With the popularity of global culinary tourism, many convention centers are also incorporating a greater variety of cultural dishes beyond their local fare. Beth Faubel, senior manager, meeting services with HIMSS, has observed that trend. “I’ve seen less entrees that are your short rib in a red wine reduction, and [instead] a lot more spices and flavors that are globally inspired. I’ve seen more Indian food, Middle Eastern flavors and Latin infusion.” It’s not only about catering to the globetrotting foodie. It’s also about providing more variety for attendees that have eaten their share of convention center meals. “You can only eat so much potato and chicken,” she says. “We’ve been able to work more with the global cuisine to really elevate [the F&B experience] and to make it more interesting throughout the week.”

Given the proliferation of special dietary needs, however, care must be taken with exploratory dining that may expose attendees to undesirable or even dangerous ingredients. Attendees themselves are becoming more proactive to ensure their needs are met. “People are being much more vocal about being vegan and gluten-free,” says Faubel. As a result, she has seen such options already on the menus of many convention centers. Of course, that does not obviate the need to inventory all the dietary restrictions for a given group. For example, America’s Center recently hosted the National General Assembly of Presbyterian Church, and Walbaum’s staff met the specific dietary needs of more than 700 attendees over 10 days. “It could be anything from no shellfish to no nuts; I had one no-mango yesterday,” Walbaum says. “Obviously, when we’re serving large groups we try to steer clear of shellfish or nuts, being the ‘big two’ of the allergens, and then we kind of work around the other allergens as we see them. These requests have become a lot more prevalent in the last five years.”

Special dietary needs can’t be met without effective communication, and that involves more than simply recording the restrictions at the time of registration. “I will literally be running around as lunch is being served making sure that people are identifying themselves to the catering staff to make sure they’re getting the meals they have requested,” says Santiago. Given the seriousness of some allergic reactions, coupled with the sheer numbers involved in large conventions, the extra effort is justified. “Overcommunicating, I think, is the key when you’re dealing with the masses,” Faubel adds.

Sustainably sourced foods might be considered a special dietary request, but from an attendee perspective, it’s not as significant a trend as one might think. Convention centers routinely promote their use of locally sourced ingredients, organic ingredients, onsite produce and herb gardens. “I have noted that when I speak with the chef that there is a lot of pride in the way they are sourcing their food, trying to use more local purveyors. I would definitely say that’s a huge trend,” Faubel says. “But I don’t think our attendees necessarily care because I don’t think they necessarily know. Especially with our global conference, we would not get the opportunity to really explain how the food is sourced. As it’s not a major concern for attendees, sustainable foods are understandably not a major concern for planners. According to Walbaum, his team receives requests for sustainably sourced foods only about 25 to 30 percent of the time. Nonetheless, “sustainability is obviously key with all of our convention centers, and I try to keep things as sustainable as possible,” he says. “I have the luxury of being here in the Midwest, so I can get virtually anything I want any time I ask for it. St. Louis is centrally located to so many farms.”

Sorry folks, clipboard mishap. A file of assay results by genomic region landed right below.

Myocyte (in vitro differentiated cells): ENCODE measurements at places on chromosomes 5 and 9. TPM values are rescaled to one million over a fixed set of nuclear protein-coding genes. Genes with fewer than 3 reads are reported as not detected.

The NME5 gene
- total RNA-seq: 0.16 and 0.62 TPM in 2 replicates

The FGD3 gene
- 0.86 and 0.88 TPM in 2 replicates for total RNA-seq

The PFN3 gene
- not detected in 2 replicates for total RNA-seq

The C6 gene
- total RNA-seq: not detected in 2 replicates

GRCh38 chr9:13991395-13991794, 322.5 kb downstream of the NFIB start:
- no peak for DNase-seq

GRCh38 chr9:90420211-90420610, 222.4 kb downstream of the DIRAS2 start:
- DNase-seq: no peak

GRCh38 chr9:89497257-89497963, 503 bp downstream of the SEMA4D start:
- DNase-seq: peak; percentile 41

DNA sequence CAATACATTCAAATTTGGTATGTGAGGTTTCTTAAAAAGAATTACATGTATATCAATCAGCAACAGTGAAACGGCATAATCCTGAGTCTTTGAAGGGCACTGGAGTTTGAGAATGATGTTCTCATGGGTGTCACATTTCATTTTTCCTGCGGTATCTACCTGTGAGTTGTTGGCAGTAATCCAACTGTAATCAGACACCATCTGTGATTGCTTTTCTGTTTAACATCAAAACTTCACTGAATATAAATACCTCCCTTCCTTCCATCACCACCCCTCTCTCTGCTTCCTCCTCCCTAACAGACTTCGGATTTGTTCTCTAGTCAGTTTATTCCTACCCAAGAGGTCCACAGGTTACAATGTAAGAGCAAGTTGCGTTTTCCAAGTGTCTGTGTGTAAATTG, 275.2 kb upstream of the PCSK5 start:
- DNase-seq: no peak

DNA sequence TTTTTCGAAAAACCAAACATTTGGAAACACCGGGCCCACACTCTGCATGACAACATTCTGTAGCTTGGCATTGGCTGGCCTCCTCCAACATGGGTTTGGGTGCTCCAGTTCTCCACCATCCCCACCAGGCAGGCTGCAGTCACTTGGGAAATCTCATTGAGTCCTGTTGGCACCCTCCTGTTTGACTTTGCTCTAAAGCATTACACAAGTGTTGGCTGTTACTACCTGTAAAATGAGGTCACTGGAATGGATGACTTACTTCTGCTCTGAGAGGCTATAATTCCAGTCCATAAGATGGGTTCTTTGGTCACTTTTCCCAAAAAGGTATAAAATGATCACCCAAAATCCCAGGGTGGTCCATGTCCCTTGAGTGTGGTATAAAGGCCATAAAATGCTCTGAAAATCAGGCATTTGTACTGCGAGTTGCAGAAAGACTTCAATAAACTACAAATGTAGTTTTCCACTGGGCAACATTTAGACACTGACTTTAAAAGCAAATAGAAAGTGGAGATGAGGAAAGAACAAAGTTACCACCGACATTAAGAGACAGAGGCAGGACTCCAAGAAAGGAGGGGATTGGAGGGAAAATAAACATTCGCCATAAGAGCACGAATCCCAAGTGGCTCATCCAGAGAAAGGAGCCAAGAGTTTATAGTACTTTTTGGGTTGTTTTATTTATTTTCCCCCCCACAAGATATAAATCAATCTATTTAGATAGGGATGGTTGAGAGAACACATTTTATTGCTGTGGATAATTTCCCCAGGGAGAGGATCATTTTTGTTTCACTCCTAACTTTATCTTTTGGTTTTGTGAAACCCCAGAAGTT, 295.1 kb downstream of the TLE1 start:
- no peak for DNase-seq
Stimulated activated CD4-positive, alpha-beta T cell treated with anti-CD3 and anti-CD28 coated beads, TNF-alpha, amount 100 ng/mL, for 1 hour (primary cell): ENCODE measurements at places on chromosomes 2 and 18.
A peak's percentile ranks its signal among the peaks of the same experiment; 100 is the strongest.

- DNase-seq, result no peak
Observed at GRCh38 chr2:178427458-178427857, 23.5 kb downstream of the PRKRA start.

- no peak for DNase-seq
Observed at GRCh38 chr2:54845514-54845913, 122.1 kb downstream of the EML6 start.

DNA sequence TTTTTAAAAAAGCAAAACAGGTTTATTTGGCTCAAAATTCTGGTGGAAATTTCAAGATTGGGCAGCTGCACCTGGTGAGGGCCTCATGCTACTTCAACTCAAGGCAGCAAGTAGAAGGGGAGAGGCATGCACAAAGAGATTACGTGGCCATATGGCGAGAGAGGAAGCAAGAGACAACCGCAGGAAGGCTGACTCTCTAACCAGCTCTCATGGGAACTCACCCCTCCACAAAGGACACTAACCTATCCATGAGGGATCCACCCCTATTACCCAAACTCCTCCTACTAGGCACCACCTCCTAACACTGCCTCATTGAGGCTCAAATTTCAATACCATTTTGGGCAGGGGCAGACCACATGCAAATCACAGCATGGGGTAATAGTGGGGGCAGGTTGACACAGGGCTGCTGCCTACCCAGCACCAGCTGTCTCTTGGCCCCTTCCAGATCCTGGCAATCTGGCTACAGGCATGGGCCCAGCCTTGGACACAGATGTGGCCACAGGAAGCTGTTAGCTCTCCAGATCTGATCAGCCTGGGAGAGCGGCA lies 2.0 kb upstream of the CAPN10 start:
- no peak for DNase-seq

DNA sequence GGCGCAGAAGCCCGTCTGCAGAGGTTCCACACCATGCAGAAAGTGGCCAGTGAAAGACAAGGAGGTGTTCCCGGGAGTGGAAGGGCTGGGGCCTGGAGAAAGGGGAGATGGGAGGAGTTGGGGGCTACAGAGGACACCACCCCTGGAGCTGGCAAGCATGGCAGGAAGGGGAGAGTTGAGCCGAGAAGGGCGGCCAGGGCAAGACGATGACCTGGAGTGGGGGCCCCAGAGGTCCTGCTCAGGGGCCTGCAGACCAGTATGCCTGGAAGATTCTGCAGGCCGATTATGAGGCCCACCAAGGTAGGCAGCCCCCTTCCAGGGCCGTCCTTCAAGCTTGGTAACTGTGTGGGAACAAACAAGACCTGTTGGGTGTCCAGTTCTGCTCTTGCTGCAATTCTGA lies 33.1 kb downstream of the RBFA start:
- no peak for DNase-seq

There are several ways to showcase convention center cuisine, from plated meals to buffets to food stations. The “station approach” to food service is becoming more popular. It creates a busy, engaging ambience where attendees can interact among many themed stations. And it’s a less common format, which can be a refreshing change. In May 2015, the Association of Legal Administrators met at the then-brand-new Music City Center in Nashville, Tennessee. “We wanted to create something different for our exhibit hall lunches — the standard buffet just wasn’t doing it for our attendees,” says Patricia P. Olejnik, senior manager, conferences and meetings. “We discussed our challenges with the catering team at MCC, and they suggested we do concessions. They had several stations set up — salad, paninis, pizza, Mexican, deli, BBQ — and our attendees showed their badge, went to the concession of their choice, and received an entrée, side (like a bag of chips or piece of fruit) and a beverage. Service was quick, the attendees appreciated the options, and we saved money, as this option is budget-friendly at MCC. Win-win-win for all!”